Fracture Repair (Orthopedics):
There are huge text books addressing the surgical repair of fractures in dogs, cats, and other animals. Remember that on this page I am making just a few comments, hopefully pertinent, about each of the different types of surgery we veterinarians do on a routine basis.
We vets see a lot of fractures, most commonly associated with automobile accidents, but for lots of other reasons too. Here are some basics that will give you an idea of what to expect:
1. Initial Examination. Sometimes a fracture is obvious; sometimes not. Often there is more damage and more fractures than are at first obvious.
Often there is shock, pain, fear, panic, and other problems to deal with in addition to the fracture.
Expect some discussion on the expense of properly fixing a fracture...some people seem to think that all we do is put on a splint and the pet will get all better. That is sometimes true for minor fractures of the lower limbs and tail, but most other fractures require hospitalization, radiographs, surgical implants, surgical reconstruction, special antibiotics, IV Fluids, and several weeks of post operative medication and attention.
Sometimes it's necessary to undergo future surgery to remove the implants.
Referral to bone specialists who have both the experience and surgical implant (bone plates, screws, rods, and applicators) equipment is often involved.
At any rate, you need to know that the surgical repair of fractures can cost several thousand dollars. A bargain compared to similar procedures done in human medicine, but still more than what many people expect.
2. Repair of open wounds to the skin and muscle often need to heal first if a cast or splint is going to be employed. And, of course, the patient is treated for shock and pain and made stable prior to doing much about the fracture. There's also the important detail of making sure the nerves near the fracture site weren't permanently damaged.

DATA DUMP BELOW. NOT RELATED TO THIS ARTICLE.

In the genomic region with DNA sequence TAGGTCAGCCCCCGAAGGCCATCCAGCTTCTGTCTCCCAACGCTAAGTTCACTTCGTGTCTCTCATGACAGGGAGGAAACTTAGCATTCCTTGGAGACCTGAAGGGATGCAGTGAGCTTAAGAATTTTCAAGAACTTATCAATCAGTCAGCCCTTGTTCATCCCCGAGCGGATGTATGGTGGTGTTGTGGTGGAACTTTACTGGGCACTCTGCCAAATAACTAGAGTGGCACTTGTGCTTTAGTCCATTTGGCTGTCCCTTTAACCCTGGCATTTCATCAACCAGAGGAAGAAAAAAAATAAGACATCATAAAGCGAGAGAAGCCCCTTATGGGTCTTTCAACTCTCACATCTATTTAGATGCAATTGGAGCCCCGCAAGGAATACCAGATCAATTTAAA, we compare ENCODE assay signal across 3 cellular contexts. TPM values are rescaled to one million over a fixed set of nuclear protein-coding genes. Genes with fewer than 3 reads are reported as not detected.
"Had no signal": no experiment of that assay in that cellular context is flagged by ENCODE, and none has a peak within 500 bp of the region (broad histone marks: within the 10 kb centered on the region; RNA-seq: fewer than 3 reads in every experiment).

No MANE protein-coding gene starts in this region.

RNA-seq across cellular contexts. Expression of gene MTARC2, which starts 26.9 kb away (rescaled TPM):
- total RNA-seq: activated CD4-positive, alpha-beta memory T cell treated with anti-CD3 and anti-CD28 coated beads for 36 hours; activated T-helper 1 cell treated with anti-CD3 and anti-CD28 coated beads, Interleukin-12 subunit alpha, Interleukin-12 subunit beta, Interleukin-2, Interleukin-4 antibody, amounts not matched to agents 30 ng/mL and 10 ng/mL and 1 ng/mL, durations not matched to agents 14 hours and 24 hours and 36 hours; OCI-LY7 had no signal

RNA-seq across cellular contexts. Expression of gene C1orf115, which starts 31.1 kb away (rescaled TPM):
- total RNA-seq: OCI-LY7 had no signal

3. Radiographs are usually needed in all but the most obvious and distal of fractures.
4. In order to get acceptable bone healing, the surgeon needs to get fairly fresh, non-infected bone fragments back in alignment and immobilized long enough for healing to take place. He or she might use a splint, external fixation, or internal plates, screws, or wires.... or any combination of the above. There are even surgical bone glues, pastes, and bone grafting composites that some surgeons use.
How long healing takes and how successful it will be depends on the individual patient, the extent of the tissue damage, control of infection, the quality of the blood supply to the injury, the tolerance of the patient for whatever is used to immobilize the fracture, and the willingness of the owner to follow instructions during the healing process.
All these factors are important, but the big deal is getting the bone pieces back together again and immobilized.
If major bones are involved, just splinting or casting are usually NOT good enough...there are too many shearing, twisting, slipping, sliding, and compression forces affecting the bone ends for tissue bonding to take place. This problem has been solved, for the most part, with various implant devices (screws, wire, plates, and pins), which usually work quite well. The skills and equipment needed to do a good job are considerable though, so many general practioners refer major bone cases to Orthopedic specialists. I do.
5. Bone infections can be tough to treat, bone surgery (and anesthesia) is often a long procedure, and both the trauma from the injury and the surgery are considerable, so expect your veterinarian to perform pre-anesthetic blood work, give pre-surgical antibiotics, and run IV fluids. Bone fractures are especially painful, so expect some heavy duty post op pain medication.
6. It's critical that the recovering fracture patient rest and minimize self-mutilation and abuse of the fracture site. Expect some trouble and effort caring for your pet during this time and count on having to return to the vet for rechecks, adjustments to the treatment plan, and reinforcement of the immobilization splint, cast, or bandage. I didn't mention jaw fractures specifically, but, of course, expect to feed special diets in this case.
7. There is some professional controversy now about how long a fracture should be immobilized and some vets are now recommending post op physical therapy by trained therapists, so expect some slight differences in opinion if you talk to multiple vets.
8. At any rate... proper fracture repair can be a major undertaking. Hopefully you love your pet as much as you say you do and take your responsibilities as a pet owner seriously.
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